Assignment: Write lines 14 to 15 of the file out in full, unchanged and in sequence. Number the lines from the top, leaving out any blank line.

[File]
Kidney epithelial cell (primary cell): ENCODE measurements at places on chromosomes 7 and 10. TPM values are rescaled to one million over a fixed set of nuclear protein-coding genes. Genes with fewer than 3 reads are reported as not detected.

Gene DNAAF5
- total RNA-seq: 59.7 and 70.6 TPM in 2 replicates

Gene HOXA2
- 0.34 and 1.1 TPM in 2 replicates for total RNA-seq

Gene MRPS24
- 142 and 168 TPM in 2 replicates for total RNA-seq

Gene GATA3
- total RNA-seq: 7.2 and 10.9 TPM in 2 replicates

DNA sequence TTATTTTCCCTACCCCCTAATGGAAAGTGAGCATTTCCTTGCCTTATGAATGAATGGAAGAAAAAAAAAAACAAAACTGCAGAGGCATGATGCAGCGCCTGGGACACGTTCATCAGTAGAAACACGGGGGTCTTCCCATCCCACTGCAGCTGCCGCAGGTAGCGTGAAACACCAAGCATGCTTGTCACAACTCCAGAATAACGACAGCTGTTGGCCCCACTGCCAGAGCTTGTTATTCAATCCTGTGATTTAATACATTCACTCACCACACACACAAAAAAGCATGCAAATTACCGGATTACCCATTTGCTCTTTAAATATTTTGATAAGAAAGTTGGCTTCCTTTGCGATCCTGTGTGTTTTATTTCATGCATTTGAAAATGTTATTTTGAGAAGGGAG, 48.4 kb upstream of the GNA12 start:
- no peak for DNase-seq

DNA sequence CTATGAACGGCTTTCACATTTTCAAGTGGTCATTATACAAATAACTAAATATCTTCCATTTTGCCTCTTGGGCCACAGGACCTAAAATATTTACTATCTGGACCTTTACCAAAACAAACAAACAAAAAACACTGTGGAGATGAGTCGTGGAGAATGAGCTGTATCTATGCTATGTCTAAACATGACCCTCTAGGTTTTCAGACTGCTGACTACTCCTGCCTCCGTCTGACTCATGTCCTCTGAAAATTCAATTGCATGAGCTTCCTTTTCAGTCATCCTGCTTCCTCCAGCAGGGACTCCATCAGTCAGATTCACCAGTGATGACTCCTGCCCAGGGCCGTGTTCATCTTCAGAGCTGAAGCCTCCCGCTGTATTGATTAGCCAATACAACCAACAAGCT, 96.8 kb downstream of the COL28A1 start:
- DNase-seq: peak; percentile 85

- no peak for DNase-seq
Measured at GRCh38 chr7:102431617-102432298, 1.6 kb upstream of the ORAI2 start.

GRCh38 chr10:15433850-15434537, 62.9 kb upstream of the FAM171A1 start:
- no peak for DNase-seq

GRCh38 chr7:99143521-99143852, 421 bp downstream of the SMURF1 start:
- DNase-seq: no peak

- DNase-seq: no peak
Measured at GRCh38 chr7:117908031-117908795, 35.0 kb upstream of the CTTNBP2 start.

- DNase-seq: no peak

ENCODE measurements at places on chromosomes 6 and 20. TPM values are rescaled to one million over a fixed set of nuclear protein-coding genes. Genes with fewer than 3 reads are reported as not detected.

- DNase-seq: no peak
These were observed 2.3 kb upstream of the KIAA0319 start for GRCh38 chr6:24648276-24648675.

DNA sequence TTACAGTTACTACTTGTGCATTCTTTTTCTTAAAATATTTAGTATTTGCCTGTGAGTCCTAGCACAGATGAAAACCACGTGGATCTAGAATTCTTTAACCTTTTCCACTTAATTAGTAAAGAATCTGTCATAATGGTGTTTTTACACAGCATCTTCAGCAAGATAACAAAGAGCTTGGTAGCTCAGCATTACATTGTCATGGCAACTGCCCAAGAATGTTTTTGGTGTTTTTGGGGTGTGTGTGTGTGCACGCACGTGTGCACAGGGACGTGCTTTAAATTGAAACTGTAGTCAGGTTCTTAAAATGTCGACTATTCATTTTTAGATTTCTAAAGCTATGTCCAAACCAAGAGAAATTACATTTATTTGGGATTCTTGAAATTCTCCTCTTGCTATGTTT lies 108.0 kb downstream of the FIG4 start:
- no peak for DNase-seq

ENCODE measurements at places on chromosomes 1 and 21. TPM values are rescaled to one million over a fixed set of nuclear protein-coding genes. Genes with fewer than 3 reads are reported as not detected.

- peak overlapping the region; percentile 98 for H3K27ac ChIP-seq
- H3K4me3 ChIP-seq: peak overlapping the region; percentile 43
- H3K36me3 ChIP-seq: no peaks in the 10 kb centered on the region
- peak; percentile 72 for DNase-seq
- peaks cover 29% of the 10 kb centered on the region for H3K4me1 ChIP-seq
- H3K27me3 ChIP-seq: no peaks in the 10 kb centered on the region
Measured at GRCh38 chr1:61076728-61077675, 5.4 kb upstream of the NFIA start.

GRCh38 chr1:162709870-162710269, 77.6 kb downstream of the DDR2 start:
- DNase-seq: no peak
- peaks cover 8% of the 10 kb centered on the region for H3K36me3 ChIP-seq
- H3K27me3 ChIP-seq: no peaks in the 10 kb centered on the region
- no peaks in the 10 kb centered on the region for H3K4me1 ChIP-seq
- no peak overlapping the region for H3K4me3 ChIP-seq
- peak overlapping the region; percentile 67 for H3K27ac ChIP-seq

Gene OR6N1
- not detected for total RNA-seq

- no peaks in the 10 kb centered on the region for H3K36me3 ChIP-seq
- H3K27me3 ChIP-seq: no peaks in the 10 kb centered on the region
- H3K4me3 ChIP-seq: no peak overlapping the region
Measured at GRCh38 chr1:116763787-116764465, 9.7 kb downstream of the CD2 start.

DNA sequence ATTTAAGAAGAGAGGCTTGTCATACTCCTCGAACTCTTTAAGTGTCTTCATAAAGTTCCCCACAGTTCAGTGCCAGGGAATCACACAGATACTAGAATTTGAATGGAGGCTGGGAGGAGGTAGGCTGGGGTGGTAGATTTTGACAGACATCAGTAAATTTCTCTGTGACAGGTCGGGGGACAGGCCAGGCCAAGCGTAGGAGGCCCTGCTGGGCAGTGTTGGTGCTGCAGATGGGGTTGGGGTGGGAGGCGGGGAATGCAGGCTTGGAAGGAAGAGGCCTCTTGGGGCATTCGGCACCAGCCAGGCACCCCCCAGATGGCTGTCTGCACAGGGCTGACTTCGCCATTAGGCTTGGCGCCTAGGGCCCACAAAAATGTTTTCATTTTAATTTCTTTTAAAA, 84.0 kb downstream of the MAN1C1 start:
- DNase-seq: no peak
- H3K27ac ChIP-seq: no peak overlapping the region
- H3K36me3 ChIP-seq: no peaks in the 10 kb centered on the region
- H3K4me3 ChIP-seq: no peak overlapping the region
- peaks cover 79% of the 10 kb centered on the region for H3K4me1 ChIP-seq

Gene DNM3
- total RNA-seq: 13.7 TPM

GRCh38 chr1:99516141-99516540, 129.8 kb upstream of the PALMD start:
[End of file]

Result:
- no peak for DNase-seq
Measured at GRCh38 chr7:102431617-102432298, 1.6 kb upstream of the ORAI2 start.